The Moral Lessons in “The Pardoner’s Tale” from The Canterbury Tales

Summarize “The Pardoner’s Tale” from The Canterbury Tales. Then list 5 prominent moral lessons from the story. Restate or reflect the exercise wording in each of your answers, and to support your responses with specific quotes and references from the literature material. Which 2 moral lessons of your 5 are most dominant in the story? Explain why you have chosen these 2 lessons.

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Title: The Moral Lessons in “The Pardoner’s Tale” from The Canterbury Tales


“The Pardoner’s Tale,” written by Geoffrey Chaucer in the late 14th century, is a part of the famous collection of stories known as The Canterbury Tales. This tale revolves around a group of three young men who embark on a quest to find and kill Death. However, their journey takes an unexpected turn, leading them to face their own moral failings and eventual downfall. Through this intriguing narrative, Chaucer presents several prominent moral lessons that continue to resonate with readers today.

Summary of “The Pardoner’s Tale”

“The Pardoner’s Tale” begins with the Pardoner, a corrupt church official, preaching a sermon about the dangers of greed and avarice. He tells a story to illustrate his point: In a tavern, three riotous young men hear about a recent death caused by a mysterious figure named Death. Determined to avenge this death, they set out to find Death and kill him. On their journey, they encounter an old man who tells them that they can find Death under a nearby oak tree. However, upon reaching the tree, they discover not Death but a large pile of gold coins.

The three men immediately forget their original quest and are consumed by greed. They devise a plan to wait until nighttime to secretly transport the treasure back to their homes. However, one of them is sent to town to fetch food and drinks, and the remaining two plot to murder him upon his return in order to increase their share. Meanwhile, the treacherous two secretly conspire to poison the drinks they will offer to their companion.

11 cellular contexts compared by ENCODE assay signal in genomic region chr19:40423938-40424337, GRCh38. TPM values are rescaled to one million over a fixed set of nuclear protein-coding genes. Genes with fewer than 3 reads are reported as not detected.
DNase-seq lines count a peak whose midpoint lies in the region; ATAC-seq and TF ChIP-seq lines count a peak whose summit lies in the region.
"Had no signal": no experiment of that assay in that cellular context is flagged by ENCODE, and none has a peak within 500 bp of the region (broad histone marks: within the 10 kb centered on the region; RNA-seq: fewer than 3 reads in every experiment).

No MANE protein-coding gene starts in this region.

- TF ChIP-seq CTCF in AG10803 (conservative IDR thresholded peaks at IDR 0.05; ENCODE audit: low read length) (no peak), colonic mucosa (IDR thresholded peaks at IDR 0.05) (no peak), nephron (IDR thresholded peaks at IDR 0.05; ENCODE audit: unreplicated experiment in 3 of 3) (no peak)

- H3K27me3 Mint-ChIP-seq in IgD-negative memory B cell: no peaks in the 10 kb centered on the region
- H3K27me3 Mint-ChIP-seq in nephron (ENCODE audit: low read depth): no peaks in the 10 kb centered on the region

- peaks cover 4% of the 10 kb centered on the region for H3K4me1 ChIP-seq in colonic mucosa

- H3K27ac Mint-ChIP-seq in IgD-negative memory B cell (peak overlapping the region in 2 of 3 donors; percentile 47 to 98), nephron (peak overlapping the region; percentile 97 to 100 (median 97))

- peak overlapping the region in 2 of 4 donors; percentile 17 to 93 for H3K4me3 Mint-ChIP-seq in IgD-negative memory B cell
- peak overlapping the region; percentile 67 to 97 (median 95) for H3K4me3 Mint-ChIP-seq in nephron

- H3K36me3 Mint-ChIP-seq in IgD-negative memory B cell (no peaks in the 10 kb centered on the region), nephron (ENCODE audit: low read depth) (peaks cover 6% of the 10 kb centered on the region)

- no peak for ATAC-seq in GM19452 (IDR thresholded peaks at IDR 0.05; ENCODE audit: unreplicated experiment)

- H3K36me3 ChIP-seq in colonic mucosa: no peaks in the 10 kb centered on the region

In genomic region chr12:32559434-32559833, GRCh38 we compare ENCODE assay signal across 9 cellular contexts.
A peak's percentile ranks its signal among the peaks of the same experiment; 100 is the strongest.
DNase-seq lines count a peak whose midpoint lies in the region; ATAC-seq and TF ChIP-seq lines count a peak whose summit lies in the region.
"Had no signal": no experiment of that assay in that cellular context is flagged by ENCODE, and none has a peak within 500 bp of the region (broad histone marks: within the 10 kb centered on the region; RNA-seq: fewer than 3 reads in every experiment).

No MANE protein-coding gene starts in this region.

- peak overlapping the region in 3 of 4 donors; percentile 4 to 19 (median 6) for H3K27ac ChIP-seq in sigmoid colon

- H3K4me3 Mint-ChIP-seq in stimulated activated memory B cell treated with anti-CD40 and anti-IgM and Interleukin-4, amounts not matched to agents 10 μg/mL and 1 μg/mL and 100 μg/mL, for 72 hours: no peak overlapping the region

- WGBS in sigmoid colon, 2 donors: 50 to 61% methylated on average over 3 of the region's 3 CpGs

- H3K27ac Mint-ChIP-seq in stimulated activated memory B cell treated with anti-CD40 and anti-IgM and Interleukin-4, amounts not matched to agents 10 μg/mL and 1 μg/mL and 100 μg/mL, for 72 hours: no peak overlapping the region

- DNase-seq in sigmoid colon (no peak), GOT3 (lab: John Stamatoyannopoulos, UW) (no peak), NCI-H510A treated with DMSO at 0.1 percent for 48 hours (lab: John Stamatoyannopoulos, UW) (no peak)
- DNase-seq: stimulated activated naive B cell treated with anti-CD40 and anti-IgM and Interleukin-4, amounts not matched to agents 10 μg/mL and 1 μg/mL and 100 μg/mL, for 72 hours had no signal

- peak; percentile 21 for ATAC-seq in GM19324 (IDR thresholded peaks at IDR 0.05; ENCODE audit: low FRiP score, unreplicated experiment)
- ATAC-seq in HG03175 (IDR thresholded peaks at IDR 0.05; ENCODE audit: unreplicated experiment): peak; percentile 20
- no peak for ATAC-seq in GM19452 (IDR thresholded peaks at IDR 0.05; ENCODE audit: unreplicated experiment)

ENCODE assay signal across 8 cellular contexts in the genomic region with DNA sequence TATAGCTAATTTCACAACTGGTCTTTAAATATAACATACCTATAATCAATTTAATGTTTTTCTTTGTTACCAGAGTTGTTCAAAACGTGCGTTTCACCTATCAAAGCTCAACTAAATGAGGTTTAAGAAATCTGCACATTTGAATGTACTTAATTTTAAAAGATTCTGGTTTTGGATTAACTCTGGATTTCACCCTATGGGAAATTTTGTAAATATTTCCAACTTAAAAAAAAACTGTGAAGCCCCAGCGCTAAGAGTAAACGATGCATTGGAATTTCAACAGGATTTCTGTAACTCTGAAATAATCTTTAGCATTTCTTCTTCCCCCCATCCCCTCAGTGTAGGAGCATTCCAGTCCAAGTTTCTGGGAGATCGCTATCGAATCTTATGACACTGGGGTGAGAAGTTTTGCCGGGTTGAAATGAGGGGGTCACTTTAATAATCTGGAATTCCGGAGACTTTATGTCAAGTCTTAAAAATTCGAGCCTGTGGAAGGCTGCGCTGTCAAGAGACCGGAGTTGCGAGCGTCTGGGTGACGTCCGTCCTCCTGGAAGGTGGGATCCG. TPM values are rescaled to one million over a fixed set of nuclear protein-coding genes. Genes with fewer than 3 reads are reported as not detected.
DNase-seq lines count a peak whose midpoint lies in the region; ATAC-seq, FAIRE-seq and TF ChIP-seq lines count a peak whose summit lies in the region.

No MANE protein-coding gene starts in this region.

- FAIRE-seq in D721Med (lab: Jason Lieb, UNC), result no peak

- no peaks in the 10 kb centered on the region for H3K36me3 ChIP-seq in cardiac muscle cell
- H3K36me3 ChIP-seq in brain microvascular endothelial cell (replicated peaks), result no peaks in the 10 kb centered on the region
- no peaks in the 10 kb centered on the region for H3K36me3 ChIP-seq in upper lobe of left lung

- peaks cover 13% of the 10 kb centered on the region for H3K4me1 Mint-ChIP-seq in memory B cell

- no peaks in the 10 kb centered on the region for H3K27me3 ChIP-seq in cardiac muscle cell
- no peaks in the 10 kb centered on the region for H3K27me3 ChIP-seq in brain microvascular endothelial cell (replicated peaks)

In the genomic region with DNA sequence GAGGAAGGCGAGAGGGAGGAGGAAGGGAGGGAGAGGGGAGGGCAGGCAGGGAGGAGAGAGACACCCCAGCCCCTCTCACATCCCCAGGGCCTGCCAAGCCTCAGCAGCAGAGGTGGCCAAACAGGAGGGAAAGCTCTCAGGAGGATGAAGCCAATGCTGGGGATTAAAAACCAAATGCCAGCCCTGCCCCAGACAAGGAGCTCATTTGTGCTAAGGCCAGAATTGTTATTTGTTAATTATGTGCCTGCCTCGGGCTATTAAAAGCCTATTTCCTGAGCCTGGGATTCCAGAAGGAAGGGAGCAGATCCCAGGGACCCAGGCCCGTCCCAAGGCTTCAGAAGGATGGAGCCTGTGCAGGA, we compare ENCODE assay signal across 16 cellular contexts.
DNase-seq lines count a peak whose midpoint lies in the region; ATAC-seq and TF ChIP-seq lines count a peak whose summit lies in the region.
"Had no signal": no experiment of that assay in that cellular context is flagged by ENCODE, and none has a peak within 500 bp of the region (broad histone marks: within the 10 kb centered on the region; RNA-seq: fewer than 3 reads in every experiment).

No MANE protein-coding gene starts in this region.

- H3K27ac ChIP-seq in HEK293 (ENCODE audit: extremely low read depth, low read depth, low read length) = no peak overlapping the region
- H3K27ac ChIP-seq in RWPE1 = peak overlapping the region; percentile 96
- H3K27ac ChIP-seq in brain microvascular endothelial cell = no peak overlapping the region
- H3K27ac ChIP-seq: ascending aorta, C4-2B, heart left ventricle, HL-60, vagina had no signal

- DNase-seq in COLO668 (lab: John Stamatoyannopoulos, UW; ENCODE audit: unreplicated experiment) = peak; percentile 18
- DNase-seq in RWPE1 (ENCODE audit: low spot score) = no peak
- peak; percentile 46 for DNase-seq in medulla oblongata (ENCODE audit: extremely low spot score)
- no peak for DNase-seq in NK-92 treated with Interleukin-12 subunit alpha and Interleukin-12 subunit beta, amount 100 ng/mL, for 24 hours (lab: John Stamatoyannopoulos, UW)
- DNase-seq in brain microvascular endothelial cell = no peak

However, the treachery backfires when all three men end up drinking from the poisoned bottle, resulting in their simultaneous deaths. The story ends with the Pardoner revealing that he carries relics and promises forgiveness for a price—a clear indictment of his own hypocrisy.

Prominent Moral Lessons in “The Pardoner’s Tale”

The Destructive Power of Greed: A key moral lesson in “The Pardoner’s Tale” revolves around the destructive nature of greed. The tale highlights how the pursuit of wealth and material possessions can lead individuals astray from their principles and cause their downfall. This lesson is evident when Chaucer writes, “Radix malorum est cupiditas” (The root of all evil is greed). The three men’s initial noble quest for justice transforms into a desire for personal gain, ultimately leading to their demise.